Research Progress


New capabilities to predict, design and control the chemistries of carbon could answer a global imperative to transition from fossil-based to sustainable transportation fuels. While the use of inexpensive hydrocarbons has been an unparalleled achievement and enabler of economic prosperity for many nations, singular dependence upon crude oil has given rise to systemic vulnerabilities in climate, energy, economic, and national security. Lignocellulosic biomass, a renewable and carbon-neutral resource, has the potential to displace an estimated annual equivalent of three billion barrels of oil in the U.S. alone (1,2). However, biomass has only one-third the energy density of crude oil (3,4) and lacks petroleum’s versatility as a feedstock for fuels and chemicals. These limitations keep biomass conversion below the efficiency level needed for strategic impact while the scientific challenge of routing carbon from one molecular context to another remains unmet.

In 2009, the Center for Direct Catalytic Conversion of Biomass to Biofuels(C3Bio) recognized the potential of chemical catalysis and fast pyrolysis to overcome such limitations by transforming the main components of biomass (cellulose, xylan, and lignin) from grasses and trees directly to liquid hydrocarbons and aromatic co-products. Enabled by the EFRC high-risk, high-reward approach to grand challenge science, C3Bio researchers have been key national players in disrupting the conventional paradigm of the cellulosic biorefinery into a new future of “no carbon left behind”—the full utilization of carbon from plant cell walls in energy-dense fuels. We identified catalytic and fast-pyrolytic pathways that utilize xylan, cellulose, and, most significantly, lignin. We developed catalytic processes that deoxygenate and transform monomers and isolated polymers into useful products and tested their use with intact biomass. We gained control of lignin synthesis within plants and initiated tailoring biomass to its end-use through the tools of plant molecular biology and genetic engineering. C3Bio breakthroughs have increased the energy density of biomass-derived substrates via catalytic and pyrolytic conversions into reaction products such as furfural and levoglucosan.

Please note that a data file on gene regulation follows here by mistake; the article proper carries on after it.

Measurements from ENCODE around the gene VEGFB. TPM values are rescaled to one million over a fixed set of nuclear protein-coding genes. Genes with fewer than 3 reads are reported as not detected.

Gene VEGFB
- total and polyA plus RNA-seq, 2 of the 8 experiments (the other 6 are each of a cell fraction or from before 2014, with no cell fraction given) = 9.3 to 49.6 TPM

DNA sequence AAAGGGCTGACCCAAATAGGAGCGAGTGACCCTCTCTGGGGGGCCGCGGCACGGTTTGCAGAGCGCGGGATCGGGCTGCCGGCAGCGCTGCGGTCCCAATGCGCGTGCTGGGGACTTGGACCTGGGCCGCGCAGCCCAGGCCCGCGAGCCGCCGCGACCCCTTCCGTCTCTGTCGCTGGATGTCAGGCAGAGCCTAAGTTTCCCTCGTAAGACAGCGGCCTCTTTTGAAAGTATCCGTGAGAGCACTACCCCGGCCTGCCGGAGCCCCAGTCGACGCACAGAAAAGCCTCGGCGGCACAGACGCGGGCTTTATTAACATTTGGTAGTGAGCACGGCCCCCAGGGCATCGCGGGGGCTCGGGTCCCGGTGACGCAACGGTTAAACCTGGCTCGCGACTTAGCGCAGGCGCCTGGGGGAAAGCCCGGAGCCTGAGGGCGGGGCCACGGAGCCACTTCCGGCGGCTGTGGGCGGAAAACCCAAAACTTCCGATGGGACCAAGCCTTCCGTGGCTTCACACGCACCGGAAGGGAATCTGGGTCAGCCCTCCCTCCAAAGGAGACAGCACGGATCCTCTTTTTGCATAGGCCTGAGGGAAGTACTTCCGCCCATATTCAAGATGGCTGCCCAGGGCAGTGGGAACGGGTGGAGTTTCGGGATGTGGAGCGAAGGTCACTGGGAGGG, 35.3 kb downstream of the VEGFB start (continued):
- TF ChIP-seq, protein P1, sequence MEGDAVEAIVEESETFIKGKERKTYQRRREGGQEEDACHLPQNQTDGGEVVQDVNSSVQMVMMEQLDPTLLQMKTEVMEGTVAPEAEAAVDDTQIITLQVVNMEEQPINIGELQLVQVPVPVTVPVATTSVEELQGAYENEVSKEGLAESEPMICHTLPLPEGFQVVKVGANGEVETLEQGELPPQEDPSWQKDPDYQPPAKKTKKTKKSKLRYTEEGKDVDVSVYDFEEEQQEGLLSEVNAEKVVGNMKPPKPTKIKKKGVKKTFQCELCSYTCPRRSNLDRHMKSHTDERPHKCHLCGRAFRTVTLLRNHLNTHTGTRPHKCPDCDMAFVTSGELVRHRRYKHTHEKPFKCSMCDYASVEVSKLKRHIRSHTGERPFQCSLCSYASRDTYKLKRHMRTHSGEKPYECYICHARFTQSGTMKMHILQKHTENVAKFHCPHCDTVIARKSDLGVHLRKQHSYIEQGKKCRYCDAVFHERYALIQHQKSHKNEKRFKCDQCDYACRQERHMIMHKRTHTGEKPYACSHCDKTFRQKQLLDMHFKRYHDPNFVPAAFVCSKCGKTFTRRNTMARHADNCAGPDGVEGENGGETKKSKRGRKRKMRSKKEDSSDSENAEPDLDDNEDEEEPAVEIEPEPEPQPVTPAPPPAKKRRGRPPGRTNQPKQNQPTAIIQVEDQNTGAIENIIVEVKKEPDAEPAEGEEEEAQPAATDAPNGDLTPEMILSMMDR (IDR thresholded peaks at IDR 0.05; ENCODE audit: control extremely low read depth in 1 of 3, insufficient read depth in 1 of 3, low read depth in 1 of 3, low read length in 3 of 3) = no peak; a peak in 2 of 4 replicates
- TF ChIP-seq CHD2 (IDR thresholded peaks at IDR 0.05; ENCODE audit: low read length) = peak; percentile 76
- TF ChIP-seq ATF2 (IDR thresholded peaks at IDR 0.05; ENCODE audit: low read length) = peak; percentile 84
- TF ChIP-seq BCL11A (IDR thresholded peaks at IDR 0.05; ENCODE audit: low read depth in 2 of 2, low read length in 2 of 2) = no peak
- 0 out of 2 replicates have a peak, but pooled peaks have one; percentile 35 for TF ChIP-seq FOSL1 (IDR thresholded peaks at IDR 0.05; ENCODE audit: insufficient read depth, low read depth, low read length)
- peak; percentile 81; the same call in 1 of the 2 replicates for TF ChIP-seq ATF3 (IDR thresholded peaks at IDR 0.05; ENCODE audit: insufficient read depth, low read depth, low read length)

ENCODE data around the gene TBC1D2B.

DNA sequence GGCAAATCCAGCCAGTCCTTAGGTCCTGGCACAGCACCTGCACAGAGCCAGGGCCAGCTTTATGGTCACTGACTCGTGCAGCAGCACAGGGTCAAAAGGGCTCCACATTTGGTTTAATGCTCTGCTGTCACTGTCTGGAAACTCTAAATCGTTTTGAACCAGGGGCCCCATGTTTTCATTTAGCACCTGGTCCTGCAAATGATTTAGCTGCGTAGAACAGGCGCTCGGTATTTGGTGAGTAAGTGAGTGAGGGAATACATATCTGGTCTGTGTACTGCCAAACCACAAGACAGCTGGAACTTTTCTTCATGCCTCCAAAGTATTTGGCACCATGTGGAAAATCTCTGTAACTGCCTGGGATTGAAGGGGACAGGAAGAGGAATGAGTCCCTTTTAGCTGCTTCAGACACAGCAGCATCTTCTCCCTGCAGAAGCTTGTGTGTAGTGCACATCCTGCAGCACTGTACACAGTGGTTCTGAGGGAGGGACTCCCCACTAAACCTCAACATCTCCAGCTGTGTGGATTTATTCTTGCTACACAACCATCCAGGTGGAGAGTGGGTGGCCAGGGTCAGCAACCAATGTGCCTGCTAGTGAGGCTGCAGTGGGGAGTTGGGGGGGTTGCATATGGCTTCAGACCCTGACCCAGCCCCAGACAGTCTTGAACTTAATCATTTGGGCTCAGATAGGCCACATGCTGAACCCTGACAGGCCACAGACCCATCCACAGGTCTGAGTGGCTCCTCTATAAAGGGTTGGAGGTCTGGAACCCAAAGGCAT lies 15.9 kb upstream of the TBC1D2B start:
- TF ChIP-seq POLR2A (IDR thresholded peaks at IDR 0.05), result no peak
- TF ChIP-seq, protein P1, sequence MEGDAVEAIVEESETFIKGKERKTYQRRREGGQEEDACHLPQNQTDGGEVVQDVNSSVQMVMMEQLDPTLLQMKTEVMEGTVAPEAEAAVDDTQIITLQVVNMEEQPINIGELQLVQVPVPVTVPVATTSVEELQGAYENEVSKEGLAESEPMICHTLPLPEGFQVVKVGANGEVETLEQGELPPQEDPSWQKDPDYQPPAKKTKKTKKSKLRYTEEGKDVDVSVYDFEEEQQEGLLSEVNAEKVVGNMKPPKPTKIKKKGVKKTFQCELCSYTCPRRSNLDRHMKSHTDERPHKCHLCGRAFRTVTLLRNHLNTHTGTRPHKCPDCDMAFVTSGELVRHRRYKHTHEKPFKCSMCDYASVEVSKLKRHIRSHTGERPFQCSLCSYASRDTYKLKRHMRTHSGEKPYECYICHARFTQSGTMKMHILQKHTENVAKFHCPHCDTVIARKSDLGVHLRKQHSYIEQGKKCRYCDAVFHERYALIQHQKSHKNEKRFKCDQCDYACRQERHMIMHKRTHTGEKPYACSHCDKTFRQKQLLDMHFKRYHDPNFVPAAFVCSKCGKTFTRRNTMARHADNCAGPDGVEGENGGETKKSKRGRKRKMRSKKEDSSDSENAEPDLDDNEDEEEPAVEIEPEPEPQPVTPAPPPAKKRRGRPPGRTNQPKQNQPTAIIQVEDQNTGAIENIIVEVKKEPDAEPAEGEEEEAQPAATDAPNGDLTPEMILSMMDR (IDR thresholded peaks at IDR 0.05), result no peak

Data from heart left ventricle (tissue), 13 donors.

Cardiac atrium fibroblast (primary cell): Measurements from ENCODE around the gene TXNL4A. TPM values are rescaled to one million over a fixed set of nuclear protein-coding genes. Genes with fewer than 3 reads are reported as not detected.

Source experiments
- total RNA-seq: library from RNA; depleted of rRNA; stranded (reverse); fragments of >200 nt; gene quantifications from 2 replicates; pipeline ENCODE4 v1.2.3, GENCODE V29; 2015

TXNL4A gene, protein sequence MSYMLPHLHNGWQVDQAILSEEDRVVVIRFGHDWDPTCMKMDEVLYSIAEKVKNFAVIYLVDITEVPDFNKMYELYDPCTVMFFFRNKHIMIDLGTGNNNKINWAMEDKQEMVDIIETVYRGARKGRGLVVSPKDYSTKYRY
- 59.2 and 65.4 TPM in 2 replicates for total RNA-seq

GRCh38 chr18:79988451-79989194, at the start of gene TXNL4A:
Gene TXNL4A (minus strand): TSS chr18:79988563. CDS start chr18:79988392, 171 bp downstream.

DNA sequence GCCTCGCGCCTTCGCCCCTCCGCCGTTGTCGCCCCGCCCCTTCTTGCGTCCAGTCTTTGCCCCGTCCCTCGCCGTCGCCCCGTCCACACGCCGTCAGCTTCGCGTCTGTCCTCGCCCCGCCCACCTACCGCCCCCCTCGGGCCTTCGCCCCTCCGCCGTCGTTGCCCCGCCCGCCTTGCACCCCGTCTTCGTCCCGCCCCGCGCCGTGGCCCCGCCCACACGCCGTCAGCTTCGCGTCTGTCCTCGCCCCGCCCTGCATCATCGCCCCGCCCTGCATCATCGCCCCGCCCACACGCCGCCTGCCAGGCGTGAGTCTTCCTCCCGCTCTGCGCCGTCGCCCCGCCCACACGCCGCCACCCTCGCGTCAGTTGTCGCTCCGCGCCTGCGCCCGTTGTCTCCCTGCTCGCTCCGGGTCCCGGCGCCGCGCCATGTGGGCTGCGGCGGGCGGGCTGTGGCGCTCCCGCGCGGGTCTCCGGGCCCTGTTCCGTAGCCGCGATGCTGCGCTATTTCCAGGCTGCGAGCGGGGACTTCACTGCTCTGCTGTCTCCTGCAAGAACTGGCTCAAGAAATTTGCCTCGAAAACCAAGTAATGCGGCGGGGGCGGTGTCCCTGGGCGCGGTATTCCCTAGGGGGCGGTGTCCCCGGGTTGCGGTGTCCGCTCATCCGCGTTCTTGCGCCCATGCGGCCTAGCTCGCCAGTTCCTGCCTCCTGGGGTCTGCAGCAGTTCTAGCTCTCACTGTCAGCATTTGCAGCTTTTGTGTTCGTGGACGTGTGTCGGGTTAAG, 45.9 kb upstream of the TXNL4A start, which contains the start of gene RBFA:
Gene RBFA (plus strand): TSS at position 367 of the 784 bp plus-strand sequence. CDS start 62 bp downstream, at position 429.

1. National Research Council (2009) Liquid transportation fuels from coal and biomass: Technological status, costs, and environmental impacts. Washington, DC: The National Academies Press.
  2. U. S. Department of Energy (2011) U.S. billion-ton update. Biomass supply for a bioenergy and bioproducts industry. Energy Efficiency and Renewable Energy, Office of the Biomass Program.
  3. Agrawal R, Singh NR (2009) Synergistic routes to liquid fuel for a petroleum-deprived future. AIChE J. 55:1898-1905.
  4. Richard TL (2010) Challenges in scaling up biofuels infrastructure. Science 329:793-796. 

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